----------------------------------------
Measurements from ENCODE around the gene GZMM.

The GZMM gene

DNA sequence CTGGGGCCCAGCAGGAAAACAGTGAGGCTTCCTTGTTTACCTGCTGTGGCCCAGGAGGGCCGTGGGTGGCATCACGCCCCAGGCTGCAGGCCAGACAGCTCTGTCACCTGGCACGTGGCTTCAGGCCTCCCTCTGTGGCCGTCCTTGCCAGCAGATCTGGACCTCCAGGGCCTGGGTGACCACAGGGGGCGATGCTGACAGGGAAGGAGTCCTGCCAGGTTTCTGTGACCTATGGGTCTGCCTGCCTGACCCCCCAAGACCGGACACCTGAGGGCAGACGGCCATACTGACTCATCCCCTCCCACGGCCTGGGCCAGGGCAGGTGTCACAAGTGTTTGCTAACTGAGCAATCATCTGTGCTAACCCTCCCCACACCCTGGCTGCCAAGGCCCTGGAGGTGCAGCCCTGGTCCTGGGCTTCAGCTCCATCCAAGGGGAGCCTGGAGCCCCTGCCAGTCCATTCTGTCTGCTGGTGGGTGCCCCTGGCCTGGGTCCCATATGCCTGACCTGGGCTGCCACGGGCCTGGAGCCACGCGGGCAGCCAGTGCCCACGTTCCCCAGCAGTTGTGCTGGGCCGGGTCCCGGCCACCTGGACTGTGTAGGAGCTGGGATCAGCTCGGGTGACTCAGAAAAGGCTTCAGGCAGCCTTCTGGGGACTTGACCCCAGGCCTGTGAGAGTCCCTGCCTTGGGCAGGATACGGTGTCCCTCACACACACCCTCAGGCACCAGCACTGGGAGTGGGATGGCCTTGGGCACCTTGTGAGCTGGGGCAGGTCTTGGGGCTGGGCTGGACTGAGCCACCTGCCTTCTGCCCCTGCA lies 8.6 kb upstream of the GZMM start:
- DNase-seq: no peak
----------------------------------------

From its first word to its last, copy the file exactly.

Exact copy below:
Measurements from ENCODE around the gene GZMM.

The GZMM gene

DNA sequence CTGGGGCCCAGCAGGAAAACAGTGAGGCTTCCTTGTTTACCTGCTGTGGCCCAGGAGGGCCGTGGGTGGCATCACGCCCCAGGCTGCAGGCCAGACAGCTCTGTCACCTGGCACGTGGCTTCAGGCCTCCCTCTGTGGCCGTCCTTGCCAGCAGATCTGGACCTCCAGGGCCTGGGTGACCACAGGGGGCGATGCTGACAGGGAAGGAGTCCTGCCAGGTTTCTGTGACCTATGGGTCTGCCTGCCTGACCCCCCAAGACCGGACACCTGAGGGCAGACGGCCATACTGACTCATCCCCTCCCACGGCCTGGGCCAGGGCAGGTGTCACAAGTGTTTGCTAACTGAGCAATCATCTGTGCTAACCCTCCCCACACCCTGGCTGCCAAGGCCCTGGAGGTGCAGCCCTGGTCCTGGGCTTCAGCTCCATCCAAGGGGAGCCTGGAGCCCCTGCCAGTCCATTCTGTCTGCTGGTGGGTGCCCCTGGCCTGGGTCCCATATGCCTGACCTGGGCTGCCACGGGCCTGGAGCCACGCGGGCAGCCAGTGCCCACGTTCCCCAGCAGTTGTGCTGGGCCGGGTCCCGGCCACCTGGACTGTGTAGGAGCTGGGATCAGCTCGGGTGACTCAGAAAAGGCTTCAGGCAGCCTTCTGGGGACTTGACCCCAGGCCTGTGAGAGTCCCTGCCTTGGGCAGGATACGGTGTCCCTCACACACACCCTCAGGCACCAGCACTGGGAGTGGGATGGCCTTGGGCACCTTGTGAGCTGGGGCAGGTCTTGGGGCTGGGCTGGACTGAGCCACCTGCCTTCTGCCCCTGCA lies 8.6 kb upstream of the GZMM start:
- DNase-seq: no peak